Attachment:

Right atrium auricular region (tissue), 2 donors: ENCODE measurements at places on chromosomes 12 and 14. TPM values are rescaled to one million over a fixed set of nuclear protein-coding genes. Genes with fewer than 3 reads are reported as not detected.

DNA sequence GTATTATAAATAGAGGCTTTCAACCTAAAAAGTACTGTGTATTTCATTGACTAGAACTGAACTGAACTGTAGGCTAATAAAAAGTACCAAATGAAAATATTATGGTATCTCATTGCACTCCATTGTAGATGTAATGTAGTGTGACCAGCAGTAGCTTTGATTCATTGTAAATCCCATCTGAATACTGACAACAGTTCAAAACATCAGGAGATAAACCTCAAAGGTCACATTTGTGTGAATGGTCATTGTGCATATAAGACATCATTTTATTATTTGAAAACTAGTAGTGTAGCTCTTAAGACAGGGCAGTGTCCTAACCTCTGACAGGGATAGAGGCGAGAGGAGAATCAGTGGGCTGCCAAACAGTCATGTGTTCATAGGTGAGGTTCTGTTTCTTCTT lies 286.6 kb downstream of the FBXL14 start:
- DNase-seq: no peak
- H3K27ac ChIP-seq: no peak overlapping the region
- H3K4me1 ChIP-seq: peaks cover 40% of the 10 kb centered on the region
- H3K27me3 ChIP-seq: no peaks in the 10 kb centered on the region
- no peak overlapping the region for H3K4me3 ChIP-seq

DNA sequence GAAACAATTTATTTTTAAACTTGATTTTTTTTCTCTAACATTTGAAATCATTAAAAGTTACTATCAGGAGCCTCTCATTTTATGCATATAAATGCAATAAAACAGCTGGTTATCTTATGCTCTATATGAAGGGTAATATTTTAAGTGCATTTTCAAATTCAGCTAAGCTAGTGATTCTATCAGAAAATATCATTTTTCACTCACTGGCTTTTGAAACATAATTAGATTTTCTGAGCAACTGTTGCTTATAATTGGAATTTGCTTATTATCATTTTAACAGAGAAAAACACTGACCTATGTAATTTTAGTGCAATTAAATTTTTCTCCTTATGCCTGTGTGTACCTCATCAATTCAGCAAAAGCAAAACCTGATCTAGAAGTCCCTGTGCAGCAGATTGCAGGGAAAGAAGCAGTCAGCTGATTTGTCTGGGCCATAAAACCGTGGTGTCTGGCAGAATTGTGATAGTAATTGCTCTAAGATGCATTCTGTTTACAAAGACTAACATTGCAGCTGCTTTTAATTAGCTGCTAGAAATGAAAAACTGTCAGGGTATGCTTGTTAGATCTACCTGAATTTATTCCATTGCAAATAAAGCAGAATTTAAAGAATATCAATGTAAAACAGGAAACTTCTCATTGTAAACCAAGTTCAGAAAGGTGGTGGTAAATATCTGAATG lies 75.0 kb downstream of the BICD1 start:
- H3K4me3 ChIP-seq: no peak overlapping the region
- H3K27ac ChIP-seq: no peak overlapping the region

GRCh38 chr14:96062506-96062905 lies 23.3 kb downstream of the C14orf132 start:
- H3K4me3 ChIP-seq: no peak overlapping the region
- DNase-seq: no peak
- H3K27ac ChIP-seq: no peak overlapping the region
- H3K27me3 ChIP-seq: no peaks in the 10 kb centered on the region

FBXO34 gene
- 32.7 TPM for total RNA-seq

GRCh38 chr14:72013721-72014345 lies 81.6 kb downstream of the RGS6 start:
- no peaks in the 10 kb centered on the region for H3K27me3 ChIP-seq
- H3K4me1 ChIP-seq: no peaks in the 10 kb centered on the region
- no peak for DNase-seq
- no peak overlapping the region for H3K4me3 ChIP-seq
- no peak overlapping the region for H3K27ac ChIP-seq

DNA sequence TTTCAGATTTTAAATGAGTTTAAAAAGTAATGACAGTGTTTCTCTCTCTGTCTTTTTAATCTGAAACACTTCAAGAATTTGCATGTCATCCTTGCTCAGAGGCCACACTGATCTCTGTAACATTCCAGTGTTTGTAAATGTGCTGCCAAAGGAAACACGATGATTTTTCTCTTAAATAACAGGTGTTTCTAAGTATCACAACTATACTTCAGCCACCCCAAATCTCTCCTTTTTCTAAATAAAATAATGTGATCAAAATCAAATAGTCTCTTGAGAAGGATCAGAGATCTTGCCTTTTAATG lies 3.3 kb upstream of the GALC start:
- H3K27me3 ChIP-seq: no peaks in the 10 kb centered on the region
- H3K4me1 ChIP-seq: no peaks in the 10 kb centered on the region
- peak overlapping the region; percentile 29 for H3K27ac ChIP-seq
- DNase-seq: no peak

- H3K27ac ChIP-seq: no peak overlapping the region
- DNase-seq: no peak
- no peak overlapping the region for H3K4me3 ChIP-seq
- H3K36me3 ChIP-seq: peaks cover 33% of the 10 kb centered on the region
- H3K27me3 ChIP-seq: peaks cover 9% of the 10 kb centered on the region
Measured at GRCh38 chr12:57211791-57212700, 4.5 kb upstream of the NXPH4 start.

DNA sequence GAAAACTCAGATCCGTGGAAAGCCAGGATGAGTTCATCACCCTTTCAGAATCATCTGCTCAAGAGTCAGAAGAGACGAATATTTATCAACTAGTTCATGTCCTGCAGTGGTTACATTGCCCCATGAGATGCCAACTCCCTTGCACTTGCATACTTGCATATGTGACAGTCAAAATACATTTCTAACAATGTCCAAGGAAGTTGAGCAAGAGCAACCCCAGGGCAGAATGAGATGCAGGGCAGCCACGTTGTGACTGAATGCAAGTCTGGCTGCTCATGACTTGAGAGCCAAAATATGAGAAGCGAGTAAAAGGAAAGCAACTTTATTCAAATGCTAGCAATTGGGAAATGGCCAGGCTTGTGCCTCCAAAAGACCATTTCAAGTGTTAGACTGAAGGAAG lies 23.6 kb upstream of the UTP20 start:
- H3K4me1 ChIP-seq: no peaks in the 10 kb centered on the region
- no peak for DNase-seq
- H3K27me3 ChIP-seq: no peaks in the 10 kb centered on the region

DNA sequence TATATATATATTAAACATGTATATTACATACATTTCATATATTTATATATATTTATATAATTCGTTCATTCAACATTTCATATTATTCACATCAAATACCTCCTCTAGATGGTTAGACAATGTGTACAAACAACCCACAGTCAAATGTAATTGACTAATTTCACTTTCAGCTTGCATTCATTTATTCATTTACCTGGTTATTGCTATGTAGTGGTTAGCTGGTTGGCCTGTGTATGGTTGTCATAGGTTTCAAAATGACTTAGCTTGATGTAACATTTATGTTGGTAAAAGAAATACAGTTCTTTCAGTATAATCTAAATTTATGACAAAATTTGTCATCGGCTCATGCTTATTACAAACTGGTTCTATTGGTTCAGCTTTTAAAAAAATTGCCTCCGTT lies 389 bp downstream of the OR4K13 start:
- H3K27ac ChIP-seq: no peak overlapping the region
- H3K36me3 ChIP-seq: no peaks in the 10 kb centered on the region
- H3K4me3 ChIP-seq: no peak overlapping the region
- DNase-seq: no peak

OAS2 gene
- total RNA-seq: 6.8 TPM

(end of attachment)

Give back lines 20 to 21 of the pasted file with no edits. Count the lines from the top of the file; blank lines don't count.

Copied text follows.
- H3K4me1 ChIP-seq: no peaks in the 10 kb centered on the region
- no peak for DNase-seq